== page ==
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Did Duncan Fletcher cost England the Ashes?

14 December, 2006

Any English cricket fan must be wondering right now how different the series might have been if Duncan Fletcher had shown a bit of aggression and picked Monty Panesar over Giles from the first test. It seems obvious to win a cricket match you pick bowlers to take wickets. Bowlers save more runs by taking a couple of wickets than they gain by sticking around to make a hard fought 20 runs.

Giles was a defensive move, and never looked dangerous in two tests. The Australians already had good measure of his limited capabilities. Panesar had the advantage of being good, unknown and attacking. It was a mistake to pick Giles in Brisbane, and a disaster to pick him in Adelaide.

After Panesar’s performance in the first innings in Perth it seems likely that he could have delivered England a large first innings lead in the second test and set them up for a potential victory. We’ll never know of course and judging by the short last session by Australia his contribution might not be enough to turn the Perth test either. However it requires a particularly fertile imagination to think of Giles taking 5 wickets on day one of a test match.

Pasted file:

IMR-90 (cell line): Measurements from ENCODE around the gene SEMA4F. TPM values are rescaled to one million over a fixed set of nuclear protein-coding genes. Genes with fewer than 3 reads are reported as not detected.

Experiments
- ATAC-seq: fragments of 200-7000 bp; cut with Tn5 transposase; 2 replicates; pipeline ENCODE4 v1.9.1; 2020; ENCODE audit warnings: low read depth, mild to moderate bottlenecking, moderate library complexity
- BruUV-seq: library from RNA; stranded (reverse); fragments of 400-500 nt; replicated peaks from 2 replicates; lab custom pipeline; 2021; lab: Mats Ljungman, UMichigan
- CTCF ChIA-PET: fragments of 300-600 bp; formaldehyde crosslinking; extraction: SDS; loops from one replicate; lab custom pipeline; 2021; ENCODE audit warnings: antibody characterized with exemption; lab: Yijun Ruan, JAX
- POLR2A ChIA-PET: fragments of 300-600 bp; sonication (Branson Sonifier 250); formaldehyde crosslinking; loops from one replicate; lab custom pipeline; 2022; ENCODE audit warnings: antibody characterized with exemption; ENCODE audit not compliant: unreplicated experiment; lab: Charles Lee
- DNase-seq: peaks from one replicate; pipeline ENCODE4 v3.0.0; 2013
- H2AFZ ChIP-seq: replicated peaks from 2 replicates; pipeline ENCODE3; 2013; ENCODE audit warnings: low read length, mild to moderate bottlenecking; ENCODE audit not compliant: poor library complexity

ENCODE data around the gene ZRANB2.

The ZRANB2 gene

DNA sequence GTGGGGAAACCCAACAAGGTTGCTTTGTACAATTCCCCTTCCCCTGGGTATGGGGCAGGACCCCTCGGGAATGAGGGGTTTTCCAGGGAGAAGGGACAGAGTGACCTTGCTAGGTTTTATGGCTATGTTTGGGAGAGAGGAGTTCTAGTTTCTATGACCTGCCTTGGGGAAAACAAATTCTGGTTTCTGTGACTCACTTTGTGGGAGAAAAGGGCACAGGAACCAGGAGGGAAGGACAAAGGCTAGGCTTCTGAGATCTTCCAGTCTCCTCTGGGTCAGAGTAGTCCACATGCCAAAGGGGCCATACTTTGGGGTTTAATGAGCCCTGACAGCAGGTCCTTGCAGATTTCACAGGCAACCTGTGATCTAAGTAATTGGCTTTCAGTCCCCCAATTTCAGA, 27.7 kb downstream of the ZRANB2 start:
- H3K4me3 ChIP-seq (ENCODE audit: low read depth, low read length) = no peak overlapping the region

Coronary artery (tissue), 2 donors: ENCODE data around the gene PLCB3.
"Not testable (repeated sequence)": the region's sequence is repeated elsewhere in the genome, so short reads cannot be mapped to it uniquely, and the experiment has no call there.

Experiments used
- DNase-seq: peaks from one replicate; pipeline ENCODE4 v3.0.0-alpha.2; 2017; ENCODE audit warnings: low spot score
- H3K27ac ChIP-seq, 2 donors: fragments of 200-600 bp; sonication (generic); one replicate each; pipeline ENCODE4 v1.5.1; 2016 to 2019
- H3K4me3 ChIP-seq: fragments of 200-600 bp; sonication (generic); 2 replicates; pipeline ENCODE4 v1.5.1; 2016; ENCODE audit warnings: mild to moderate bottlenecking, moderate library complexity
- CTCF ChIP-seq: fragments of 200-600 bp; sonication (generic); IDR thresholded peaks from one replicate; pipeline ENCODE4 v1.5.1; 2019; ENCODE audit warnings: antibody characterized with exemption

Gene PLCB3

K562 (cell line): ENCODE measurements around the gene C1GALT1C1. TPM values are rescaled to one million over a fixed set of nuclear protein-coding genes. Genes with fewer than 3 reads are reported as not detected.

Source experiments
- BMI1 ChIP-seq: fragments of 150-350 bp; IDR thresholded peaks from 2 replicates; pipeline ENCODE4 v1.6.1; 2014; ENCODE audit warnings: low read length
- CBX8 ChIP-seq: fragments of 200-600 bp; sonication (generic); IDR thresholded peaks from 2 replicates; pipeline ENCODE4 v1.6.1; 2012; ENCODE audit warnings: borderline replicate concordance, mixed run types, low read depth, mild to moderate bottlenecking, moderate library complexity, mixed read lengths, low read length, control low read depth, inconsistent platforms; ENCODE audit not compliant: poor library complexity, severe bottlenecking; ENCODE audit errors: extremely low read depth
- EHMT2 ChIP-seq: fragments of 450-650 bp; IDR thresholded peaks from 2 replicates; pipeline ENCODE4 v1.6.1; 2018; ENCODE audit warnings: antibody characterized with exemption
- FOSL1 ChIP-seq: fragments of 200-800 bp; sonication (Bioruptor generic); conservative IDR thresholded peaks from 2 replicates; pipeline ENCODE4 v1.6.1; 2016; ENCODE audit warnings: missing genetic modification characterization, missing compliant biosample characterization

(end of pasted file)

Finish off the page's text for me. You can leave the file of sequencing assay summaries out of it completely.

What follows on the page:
Food politics

8 December, 2006

An interesting piece in The Economist discussing issues around, organic food, fair trade and ideas about embedded energy, or food miles. Some of these topics I’ve mentioned in earlier posts.

On the claim organic food is better for the environment:

Perhaps the most eminent critic of organic farming is Norman Borlaug, the father of the “green revolution”, winner of the Nobel peace prize and an outspoken advocate of the use of synthetic fertilisers to increase crop yields. He claims the idea that organic farming is better for the environment is “ridiculous” because organic farming produces lower yields and therefore requires more land under cultivation to produce the same amount of food… The more intensively you farm, Mr Borlaug contends, the more room you have left for rainforest.